Given that shoegaze as a putative genre has its own particular crutches, calling a song "Formulas and Frequencies" is almost a bit of a dare. Certainly Whirr doesn't provide much in the way of specific surprises on their full-length debut release, but Pipe Dreams is further proof that shoegaze's combination of noise and bliss still provides dividends. Though a connection to Deafheaven in the shape of that band's guitarist Nick Bassett provides a specific metal link here, it's leaning much more toward a woozy rather than a crushing feeling throughout, with songs like "Junebouvier" have more of the conceptually pop feeling of early-'90s gaze. If it's not as violent as Lovesliescrushing, the drumming on songs like "Home Is Where My Head Is" and "Hide" help to both propel and stomp in a way that early Ride fans would also definitely appreciate. The buried blend of vocals from Alexandra Morte and Loren Rivera on most of the songs really tips an overt My Bloody Valentine tinge by default, but there's also a feeling of a new fusion at play than simply remaking Loveless -- the arrangements, while definitely reminiscent at many points, are less that band's careening chaos that, with a little bit of brightness and near hooks, the Boo Radleys displayed before they went overtly pop. Slow stateliness provides some musical counterbalance on "Flashback," while the same vocal feeling predominates, with a stripping back of the guitar glaze on some of the verses bringing in space to the chaos. All this said, Pipe Dreams is an enjoyable debut if not a groundbreaker, but there's a definite sense Whirr 's aesthetic is coming together into something more distinct with time.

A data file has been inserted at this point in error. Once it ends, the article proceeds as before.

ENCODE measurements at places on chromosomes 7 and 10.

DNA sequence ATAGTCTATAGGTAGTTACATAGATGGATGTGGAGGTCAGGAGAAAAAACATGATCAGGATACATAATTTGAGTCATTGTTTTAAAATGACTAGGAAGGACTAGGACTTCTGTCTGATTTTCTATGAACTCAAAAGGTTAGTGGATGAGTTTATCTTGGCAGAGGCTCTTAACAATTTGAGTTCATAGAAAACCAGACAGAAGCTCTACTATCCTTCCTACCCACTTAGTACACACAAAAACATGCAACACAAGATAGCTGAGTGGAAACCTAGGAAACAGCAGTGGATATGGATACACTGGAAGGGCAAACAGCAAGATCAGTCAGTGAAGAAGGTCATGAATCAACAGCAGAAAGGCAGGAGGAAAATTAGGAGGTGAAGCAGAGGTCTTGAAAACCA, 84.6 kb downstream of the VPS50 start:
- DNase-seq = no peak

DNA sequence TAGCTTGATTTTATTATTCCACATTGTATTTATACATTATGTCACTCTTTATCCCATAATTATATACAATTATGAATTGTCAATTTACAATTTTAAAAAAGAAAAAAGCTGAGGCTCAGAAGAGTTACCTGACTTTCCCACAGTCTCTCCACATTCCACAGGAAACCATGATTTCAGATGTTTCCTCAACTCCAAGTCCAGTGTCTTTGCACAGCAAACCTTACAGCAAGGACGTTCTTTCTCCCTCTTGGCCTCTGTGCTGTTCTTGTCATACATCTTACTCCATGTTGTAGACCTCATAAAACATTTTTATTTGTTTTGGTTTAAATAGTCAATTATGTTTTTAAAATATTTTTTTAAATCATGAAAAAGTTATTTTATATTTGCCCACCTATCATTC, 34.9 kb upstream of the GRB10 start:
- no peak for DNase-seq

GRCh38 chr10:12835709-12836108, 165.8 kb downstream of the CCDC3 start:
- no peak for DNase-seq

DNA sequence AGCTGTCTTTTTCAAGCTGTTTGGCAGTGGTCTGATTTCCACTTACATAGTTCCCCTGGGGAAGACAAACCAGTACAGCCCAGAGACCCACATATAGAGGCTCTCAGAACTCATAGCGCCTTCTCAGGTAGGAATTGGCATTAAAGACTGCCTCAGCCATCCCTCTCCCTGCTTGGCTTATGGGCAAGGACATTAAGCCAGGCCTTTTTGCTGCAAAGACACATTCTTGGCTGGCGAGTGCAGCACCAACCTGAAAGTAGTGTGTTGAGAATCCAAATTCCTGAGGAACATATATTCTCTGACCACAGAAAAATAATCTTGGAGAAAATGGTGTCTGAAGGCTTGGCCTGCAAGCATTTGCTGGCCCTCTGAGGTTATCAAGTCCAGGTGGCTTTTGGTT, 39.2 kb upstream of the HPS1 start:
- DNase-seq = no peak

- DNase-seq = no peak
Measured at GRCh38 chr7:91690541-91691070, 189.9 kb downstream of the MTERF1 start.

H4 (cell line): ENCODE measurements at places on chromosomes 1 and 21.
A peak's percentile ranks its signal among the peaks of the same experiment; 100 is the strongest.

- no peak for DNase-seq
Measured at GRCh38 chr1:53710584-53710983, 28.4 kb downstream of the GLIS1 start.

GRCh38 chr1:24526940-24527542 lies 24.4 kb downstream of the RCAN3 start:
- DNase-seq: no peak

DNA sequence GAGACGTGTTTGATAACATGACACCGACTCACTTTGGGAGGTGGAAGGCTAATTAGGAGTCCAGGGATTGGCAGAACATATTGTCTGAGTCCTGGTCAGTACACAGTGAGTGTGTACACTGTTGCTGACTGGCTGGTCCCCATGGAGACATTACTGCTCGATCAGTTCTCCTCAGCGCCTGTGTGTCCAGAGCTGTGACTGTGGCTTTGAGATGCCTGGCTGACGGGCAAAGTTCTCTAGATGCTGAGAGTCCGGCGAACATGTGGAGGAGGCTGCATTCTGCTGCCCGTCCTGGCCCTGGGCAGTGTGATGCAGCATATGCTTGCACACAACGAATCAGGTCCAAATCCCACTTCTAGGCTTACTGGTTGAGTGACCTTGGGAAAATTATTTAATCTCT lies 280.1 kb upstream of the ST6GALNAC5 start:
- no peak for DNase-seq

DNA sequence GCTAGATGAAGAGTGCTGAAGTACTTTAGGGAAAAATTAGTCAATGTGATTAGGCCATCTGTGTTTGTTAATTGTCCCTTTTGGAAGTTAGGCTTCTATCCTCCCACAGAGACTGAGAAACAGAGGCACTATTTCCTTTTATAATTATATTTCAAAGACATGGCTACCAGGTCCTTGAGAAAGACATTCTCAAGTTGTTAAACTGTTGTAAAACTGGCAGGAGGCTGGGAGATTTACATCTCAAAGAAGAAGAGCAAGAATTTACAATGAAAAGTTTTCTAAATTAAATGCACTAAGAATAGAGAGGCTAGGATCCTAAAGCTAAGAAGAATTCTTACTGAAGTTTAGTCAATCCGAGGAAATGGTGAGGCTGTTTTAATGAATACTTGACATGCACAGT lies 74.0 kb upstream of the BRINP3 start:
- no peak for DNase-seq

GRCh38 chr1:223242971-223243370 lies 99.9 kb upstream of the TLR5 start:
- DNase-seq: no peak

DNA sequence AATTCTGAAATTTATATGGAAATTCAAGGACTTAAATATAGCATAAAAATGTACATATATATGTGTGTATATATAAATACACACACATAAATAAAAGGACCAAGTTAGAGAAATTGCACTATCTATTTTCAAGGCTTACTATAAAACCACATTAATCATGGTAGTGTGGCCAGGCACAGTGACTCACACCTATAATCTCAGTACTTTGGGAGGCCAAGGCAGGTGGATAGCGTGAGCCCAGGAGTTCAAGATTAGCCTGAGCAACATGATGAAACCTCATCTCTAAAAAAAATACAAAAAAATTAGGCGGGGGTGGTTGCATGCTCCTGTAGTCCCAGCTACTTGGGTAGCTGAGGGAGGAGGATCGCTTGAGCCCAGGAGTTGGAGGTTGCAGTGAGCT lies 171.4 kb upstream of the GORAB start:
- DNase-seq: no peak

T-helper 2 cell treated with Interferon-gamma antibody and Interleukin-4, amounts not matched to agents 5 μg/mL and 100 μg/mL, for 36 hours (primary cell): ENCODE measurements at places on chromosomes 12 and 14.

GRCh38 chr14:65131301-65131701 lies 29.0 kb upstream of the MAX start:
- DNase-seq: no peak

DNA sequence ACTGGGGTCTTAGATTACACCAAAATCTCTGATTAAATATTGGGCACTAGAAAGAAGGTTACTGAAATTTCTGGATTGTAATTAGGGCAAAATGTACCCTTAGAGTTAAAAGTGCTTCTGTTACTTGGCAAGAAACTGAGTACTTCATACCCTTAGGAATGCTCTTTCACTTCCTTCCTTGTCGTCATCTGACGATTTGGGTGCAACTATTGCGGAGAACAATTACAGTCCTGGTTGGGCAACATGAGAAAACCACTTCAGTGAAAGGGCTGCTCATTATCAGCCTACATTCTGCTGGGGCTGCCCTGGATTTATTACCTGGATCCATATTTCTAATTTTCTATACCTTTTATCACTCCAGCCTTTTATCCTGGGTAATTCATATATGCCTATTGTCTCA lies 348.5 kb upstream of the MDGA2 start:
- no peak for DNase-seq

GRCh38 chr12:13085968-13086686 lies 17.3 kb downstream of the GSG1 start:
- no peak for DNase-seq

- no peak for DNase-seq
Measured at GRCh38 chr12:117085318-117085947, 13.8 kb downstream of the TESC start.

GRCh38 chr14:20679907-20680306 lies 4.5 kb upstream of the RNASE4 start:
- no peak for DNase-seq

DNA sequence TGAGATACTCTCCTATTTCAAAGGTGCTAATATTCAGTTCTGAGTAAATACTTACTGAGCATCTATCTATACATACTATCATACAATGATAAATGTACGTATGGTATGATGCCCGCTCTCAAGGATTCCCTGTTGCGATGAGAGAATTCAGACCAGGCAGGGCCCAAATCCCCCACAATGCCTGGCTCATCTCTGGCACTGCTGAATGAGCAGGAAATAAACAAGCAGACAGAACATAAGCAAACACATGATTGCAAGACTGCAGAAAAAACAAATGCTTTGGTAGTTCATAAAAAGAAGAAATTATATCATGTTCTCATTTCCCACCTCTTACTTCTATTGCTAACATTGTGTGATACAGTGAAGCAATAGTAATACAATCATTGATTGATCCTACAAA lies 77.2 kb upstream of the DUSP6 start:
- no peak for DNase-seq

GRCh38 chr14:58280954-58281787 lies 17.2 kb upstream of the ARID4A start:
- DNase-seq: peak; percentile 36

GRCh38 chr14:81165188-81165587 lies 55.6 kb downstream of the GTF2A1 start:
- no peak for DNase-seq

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AllMusic Review by Ned Raggett